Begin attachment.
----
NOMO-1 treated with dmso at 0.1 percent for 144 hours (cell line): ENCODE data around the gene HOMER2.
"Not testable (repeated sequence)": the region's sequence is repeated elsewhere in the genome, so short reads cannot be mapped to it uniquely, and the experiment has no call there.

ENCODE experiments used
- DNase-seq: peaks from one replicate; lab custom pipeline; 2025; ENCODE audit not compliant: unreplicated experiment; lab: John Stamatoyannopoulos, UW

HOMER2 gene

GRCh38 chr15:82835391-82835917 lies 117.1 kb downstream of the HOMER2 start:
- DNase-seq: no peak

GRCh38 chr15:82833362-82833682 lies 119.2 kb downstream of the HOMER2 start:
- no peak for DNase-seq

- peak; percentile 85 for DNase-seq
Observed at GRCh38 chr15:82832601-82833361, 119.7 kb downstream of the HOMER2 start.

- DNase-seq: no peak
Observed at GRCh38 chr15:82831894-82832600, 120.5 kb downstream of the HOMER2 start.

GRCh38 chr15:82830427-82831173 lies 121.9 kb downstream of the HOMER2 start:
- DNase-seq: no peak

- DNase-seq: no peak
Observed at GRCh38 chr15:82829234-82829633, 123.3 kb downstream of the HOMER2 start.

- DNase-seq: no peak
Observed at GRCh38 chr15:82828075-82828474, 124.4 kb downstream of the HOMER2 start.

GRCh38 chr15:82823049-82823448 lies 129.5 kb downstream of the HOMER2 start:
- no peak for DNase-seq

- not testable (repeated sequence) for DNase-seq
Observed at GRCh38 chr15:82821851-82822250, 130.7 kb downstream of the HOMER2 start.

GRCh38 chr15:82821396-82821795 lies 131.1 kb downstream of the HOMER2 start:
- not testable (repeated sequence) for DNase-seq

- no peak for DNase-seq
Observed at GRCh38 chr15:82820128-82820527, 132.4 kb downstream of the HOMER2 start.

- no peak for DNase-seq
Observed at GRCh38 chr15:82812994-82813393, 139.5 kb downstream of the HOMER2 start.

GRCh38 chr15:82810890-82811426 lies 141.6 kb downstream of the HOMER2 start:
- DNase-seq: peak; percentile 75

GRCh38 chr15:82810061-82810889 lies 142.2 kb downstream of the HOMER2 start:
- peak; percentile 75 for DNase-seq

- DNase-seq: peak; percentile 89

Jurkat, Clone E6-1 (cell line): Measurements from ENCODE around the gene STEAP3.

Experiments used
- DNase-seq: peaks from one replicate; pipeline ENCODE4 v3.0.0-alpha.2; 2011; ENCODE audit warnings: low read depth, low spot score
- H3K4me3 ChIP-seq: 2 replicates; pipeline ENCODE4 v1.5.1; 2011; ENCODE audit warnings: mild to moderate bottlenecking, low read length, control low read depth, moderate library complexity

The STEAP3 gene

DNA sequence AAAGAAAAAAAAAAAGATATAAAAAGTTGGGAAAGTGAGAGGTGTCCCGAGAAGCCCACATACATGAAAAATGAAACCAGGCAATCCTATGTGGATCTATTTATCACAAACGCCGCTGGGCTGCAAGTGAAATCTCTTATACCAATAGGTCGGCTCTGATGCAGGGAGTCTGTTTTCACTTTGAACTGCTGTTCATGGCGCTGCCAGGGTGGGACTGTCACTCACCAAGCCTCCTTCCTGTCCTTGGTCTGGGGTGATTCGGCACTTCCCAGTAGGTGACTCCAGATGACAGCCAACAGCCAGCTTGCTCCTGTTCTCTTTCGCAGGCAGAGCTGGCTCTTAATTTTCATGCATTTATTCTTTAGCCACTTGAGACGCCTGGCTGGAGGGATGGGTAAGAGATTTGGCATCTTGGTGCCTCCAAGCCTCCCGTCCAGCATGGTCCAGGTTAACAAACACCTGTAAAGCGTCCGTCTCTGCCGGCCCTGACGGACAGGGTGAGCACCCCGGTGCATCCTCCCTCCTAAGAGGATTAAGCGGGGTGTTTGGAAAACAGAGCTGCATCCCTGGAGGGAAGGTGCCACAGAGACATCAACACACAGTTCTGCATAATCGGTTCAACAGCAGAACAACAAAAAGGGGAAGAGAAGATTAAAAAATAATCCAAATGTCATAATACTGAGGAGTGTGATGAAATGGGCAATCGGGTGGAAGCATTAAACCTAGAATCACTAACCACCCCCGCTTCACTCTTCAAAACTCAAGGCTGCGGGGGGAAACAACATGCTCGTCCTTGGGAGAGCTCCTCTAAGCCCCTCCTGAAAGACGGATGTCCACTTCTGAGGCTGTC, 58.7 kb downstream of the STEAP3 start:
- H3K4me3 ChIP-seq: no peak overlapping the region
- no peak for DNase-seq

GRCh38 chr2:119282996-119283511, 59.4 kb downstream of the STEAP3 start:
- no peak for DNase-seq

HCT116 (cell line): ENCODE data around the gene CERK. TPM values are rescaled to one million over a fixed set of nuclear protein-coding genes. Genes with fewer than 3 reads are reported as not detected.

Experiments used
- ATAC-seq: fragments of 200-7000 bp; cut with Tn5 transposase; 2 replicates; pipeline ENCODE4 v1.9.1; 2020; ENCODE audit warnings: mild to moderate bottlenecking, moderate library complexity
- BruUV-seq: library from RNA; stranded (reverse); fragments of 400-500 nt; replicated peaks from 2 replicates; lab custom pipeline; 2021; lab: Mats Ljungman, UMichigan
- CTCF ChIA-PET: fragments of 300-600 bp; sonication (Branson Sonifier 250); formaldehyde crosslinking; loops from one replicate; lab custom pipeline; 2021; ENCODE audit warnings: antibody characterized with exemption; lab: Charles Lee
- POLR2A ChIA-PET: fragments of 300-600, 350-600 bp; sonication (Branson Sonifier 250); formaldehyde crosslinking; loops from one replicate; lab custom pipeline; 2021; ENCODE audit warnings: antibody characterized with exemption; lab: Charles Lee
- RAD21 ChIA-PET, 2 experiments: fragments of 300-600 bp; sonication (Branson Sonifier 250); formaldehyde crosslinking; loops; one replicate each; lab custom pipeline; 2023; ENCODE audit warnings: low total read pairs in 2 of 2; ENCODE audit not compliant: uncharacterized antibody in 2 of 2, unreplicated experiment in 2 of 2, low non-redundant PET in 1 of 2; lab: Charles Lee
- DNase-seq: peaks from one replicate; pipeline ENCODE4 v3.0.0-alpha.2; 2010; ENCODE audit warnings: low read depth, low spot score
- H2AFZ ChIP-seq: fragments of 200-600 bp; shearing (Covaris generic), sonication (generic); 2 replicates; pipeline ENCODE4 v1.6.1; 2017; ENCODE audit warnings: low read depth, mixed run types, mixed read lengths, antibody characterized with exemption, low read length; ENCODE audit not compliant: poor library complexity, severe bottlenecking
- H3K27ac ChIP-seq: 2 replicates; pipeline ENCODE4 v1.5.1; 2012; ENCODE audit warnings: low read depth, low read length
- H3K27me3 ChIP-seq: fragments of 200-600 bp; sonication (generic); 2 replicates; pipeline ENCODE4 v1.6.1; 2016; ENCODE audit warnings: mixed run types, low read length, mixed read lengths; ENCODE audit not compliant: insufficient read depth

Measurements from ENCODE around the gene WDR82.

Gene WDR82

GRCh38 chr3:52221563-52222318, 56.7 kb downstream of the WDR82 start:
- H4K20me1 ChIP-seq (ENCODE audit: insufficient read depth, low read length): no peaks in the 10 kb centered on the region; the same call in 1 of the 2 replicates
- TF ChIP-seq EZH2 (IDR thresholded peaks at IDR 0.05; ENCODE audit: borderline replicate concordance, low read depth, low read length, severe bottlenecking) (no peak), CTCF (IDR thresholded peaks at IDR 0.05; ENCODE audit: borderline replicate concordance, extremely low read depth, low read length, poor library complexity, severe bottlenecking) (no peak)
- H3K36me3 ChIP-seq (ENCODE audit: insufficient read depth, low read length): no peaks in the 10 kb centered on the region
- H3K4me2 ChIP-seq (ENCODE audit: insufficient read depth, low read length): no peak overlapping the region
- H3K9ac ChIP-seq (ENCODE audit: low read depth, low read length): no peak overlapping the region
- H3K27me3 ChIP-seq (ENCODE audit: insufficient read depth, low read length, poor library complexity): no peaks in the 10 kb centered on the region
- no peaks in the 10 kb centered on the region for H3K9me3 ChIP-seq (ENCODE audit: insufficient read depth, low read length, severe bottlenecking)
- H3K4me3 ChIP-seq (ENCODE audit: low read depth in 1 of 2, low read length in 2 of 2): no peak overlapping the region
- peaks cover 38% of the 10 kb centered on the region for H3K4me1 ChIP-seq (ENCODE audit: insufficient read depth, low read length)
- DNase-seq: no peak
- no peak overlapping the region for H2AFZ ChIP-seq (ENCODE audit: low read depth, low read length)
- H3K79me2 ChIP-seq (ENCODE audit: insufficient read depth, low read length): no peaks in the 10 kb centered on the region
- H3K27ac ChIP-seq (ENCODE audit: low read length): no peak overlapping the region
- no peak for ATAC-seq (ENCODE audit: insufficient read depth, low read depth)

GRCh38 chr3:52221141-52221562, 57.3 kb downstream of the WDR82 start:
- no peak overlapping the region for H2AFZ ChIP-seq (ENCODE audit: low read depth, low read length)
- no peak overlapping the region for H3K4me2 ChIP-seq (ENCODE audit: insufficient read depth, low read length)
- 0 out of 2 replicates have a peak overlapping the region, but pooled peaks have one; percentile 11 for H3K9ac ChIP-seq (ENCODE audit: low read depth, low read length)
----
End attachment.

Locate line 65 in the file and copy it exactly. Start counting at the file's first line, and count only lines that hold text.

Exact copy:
- no peaks in the 10 kb centered on the region for H3K9me3 ChIP-seq (ENCODE audit: insufficient read depth, low read length, severe bottlenecking)